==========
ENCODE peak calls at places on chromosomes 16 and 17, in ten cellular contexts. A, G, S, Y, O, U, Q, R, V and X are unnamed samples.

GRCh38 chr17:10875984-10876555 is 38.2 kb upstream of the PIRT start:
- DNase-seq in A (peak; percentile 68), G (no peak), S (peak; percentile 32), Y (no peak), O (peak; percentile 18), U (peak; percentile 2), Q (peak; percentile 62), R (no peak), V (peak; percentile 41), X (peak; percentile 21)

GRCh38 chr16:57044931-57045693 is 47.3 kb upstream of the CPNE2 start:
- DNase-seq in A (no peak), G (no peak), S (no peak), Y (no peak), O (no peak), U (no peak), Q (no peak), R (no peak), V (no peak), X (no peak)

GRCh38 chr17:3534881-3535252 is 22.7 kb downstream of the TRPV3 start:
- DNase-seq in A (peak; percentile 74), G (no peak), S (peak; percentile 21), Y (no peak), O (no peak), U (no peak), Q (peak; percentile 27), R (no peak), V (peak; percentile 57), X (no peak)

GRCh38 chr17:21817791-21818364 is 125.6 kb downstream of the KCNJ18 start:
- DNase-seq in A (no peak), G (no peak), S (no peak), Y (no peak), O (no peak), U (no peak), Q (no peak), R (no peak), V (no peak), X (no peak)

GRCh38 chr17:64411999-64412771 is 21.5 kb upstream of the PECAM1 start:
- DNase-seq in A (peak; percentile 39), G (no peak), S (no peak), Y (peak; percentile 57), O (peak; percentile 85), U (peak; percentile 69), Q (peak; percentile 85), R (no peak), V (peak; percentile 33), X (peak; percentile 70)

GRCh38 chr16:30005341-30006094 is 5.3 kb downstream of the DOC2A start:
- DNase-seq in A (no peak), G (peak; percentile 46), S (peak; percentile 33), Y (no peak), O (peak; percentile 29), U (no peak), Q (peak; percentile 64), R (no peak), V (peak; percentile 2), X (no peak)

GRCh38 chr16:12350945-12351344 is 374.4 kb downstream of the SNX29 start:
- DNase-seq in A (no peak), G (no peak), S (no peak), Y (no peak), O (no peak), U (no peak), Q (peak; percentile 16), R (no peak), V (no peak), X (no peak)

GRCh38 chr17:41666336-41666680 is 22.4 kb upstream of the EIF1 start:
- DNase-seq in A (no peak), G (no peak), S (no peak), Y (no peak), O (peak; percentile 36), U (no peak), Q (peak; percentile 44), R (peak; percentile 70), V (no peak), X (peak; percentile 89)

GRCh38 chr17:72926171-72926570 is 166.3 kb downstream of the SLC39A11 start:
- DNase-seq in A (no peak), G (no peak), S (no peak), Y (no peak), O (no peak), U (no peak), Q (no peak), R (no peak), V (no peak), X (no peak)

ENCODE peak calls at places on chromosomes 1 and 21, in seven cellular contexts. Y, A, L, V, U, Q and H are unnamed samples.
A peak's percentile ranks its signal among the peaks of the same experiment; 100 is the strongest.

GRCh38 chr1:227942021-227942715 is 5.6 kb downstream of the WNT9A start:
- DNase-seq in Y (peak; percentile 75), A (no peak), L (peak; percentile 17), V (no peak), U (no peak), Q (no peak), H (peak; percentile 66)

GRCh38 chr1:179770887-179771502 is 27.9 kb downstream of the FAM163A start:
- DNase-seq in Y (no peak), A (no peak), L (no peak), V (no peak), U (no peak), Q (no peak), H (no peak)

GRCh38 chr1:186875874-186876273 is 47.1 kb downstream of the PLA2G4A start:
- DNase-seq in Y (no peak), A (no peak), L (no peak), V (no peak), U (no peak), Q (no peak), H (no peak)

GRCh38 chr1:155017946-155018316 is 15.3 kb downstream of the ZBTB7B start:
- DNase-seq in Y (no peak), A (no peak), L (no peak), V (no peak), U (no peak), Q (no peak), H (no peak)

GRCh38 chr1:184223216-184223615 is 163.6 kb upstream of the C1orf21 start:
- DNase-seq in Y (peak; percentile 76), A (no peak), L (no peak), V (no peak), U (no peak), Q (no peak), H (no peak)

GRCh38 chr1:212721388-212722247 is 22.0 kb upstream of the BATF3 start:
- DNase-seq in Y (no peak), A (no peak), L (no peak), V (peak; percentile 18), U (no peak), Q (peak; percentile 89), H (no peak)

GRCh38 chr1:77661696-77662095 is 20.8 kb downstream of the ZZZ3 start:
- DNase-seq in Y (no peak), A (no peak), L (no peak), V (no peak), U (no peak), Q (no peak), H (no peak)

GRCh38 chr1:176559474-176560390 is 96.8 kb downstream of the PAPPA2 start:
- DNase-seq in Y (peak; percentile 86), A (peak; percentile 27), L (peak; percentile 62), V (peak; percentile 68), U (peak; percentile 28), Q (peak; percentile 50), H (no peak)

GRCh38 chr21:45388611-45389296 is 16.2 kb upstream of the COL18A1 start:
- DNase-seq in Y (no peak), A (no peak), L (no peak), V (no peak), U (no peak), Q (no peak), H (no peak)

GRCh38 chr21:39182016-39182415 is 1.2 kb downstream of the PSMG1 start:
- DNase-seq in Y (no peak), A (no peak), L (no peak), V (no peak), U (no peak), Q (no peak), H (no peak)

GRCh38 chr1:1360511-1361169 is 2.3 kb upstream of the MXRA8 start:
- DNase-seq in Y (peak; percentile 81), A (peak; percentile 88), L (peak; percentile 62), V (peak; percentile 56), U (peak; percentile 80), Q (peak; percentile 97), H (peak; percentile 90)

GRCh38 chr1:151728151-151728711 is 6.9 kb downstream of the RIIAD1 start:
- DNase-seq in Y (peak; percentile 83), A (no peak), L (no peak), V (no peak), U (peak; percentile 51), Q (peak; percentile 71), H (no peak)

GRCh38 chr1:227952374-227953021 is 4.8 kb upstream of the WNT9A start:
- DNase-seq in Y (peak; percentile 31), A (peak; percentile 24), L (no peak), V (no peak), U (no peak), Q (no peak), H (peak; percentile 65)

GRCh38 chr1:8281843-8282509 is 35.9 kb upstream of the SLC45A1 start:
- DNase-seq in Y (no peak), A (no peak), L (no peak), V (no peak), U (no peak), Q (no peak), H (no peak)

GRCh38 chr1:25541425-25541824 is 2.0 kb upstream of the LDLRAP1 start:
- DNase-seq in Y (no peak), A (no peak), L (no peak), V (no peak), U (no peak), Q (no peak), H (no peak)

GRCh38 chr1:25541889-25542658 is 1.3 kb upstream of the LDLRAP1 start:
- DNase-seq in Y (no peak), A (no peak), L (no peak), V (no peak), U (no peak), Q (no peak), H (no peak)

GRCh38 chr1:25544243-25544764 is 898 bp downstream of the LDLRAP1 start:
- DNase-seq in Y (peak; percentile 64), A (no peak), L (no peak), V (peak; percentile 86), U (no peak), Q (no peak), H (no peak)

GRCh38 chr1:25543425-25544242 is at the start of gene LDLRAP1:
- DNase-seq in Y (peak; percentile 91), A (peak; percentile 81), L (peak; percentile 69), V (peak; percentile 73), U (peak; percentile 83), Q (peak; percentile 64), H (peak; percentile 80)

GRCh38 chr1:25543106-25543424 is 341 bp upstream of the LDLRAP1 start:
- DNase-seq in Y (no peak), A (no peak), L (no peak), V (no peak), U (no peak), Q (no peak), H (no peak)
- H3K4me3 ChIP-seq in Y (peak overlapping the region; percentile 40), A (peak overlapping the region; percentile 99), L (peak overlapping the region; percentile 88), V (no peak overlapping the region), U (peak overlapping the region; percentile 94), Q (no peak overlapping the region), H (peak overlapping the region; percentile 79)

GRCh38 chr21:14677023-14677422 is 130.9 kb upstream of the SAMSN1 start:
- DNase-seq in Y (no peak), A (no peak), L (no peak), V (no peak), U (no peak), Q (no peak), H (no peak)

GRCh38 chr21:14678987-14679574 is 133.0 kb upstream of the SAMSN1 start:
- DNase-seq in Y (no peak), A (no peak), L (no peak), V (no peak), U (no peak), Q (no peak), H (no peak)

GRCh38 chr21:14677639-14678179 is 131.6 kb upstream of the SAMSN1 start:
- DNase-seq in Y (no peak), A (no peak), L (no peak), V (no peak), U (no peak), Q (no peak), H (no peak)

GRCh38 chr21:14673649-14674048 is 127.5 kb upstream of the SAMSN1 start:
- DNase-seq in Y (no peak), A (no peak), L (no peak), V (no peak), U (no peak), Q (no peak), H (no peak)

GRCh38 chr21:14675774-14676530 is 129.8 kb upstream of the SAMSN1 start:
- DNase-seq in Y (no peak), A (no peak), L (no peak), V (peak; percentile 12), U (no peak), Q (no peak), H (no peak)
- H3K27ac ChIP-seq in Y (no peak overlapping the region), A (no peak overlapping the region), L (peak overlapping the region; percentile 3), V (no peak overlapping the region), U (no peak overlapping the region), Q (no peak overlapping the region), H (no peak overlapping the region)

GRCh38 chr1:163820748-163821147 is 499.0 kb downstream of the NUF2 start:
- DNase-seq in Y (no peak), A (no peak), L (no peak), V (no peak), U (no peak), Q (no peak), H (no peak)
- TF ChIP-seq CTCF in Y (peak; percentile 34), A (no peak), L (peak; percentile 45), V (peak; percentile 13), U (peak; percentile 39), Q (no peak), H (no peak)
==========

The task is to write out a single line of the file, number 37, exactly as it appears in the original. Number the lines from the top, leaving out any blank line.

- DNase-seq in Y (peak; percentile 86), A (peak; percentile 27), L (peak; percentile 62), V (peak; percentile 68), U (peak; percentile 28), Q (peak; percentile 50), H (no peak)